Pellet grills have a couple of very distinct advantages and disadvantages. The best can hold a constant temperature more or less indefinitely, provide even smoke at low temps, cook w/o smoke at high temps, make it possible to evenly cook several different meats and do a good job at two zone cooking. The Yoder excels at these. It is built like a tank, easy to use and I love it. One drawback for some pellet grills is the inability to reach high temps and sear. With the GrillGrates I have reached almost 600F and can sear with the best of them. Drawbacks. Well, it is a bit tricky to clean, but I guess I am keeping it cleaner than I did my previous grills!
Even and fast cooking – this is the common feedback of the new and past users of this pellet grill cooker. Although some of them would say that the temperature is inaccurate, they can still manage to adjust everything well by means of its digital temperature controller. Additionally, you may need to add more pellets if you will set the temperature on a high setting.
Due to the lower oxygen at 9200 FASL, I cannot keep the smoker hot and I cannot get it above 250 Deg. F. I seem to be limited due to the diameter of the smoker…just can’t get enough coals and air to get and maintain temps. Therefore, I want to buy a new smoker, on that will regulate temperature at temperatures of 200 – 450 deg F. Any experience or guidance for a smoker brand and type (wood pellet, charcoal, or electric) at high altitudes? i am looking for a smaller size smoker unit.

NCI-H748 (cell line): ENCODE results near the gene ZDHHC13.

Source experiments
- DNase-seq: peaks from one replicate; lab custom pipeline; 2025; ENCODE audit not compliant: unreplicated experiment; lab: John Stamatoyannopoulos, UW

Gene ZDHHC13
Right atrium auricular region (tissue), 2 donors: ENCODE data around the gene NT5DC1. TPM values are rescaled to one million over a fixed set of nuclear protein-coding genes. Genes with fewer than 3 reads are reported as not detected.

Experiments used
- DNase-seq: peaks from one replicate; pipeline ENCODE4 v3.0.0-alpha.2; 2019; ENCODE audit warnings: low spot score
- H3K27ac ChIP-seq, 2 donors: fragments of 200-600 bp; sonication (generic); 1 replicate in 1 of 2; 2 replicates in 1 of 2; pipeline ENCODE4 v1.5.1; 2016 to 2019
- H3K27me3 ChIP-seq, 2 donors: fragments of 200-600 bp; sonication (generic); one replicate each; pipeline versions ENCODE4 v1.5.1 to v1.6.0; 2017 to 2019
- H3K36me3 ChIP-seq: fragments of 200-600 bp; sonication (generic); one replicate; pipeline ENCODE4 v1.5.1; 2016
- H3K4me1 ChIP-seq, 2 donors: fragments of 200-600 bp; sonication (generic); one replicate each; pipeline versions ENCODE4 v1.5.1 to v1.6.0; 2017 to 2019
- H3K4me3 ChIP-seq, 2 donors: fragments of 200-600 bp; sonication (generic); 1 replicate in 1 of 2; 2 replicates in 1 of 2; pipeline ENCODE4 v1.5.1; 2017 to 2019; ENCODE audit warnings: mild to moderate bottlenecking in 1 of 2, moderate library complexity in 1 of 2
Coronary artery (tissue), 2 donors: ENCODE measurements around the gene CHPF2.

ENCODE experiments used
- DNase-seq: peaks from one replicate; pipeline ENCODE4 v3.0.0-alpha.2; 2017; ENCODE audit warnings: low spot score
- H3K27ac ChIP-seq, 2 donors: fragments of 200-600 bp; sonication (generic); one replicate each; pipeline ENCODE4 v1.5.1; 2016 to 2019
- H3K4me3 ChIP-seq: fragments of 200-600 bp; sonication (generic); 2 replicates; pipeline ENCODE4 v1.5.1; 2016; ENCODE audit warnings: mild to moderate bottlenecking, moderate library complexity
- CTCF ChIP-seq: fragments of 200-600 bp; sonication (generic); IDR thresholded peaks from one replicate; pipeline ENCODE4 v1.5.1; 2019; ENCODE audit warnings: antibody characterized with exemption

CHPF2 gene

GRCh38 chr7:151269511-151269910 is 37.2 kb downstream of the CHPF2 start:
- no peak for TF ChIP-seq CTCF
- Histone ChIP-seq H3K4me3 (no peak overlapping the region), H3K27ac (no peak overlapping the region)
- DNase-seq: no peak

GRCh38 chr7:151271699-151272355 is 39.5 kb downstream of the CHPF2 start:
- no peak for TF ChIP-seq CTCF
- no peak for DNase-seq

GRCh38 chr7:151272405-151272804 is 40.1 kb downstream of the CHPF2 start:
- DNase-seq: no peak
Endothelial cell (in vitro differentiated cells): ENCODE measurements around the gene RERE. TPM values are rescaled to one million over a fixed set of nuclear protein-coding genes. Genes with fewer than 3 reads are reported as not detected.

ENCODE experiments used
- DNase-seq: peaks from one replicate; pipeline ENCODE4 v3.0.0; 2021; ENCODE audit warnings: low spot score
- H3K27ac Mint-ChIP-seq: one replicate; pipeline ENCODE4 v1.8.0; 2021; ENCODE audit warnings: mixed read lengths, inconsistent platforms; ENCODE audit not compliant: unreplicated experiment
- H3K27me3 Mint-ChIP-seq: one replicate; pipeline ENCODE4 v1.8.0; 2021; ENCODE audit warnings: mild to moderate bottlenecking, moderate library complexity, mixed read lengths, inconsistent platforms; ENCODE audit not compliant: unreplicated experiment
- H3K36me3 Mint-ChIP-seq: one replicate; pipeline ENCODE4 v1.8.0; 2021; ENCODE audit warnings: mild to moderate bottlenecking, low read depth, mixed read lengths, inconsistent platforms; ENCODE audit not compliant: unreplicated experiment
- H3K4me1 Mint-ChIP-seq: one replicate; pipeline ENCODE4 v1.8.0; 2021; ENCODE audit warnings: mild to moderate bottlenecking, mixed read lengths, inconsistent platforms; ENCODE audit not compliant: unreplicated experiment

UPDATE 8/27 - This grill is still performing flawlessly. No error messages, maintains temperatures. I have made homeade pizzas and strombolis on a pizza stone and it actually makes them better than in the oven. Its like a restaurant wood fired pizza. I made a pork butt, beef brisket, bacon wrapped scallops....it just simply cooks everything well. Love my Pit Boss !!
Brought it home and set it on my prep table with the controller in a cubby hole with all intentions of building a cart for it later. So I have made a killer rib eye on it and tried to burn it down with a couple rib eyes cooking at 600 F. Gotta figure out a little better method of catching drippings as they will catch on fire and you have a runaway! But you can make a great rib eye. Ribs, every set has turned out awesome, everything from low and slow to a high temp cook process on them. Probably made 8 racks of great ribs. Wasn’t impressed with the hamburgers on it but will try again later. Made a pretty good brisket but used Rudy’s rub as I like their store sandwiches and I don’t have the method down. Next one will be back to salt and a touch of pepper. Chicken thighs (thighs are the perfect chicken part for Q, their rather uniform thickness makes getting them all consistent and cooked even a slam dunk) with a light coat of mustard and Tony Chachere’s lightly sprinkled is to die for. Simply squeeze them when they should be close and if the juice is clear, no pink or red they are perfect. If you cook the juice out, well they make decent tasting blotter paper 🙁 Pretty much killed a spatchcocked turkey for Thanksgiving, good thing the wife made an over baked one too. It did make great gumbo though as does the blotter paper chicken if you ruin any thighs or the whatever chicken. Also have a pile of hot links I put on at 180 for 2 to 3 hours. They are great for reheat with sauerkraut and roasted pabs or in the gumbo. Hot links should be a staple, ha ha! Gotta try my great pulled pork on it and we do Prudhomme pizza sauce on a Brown Eyed Baker crust and this Pro should rock it!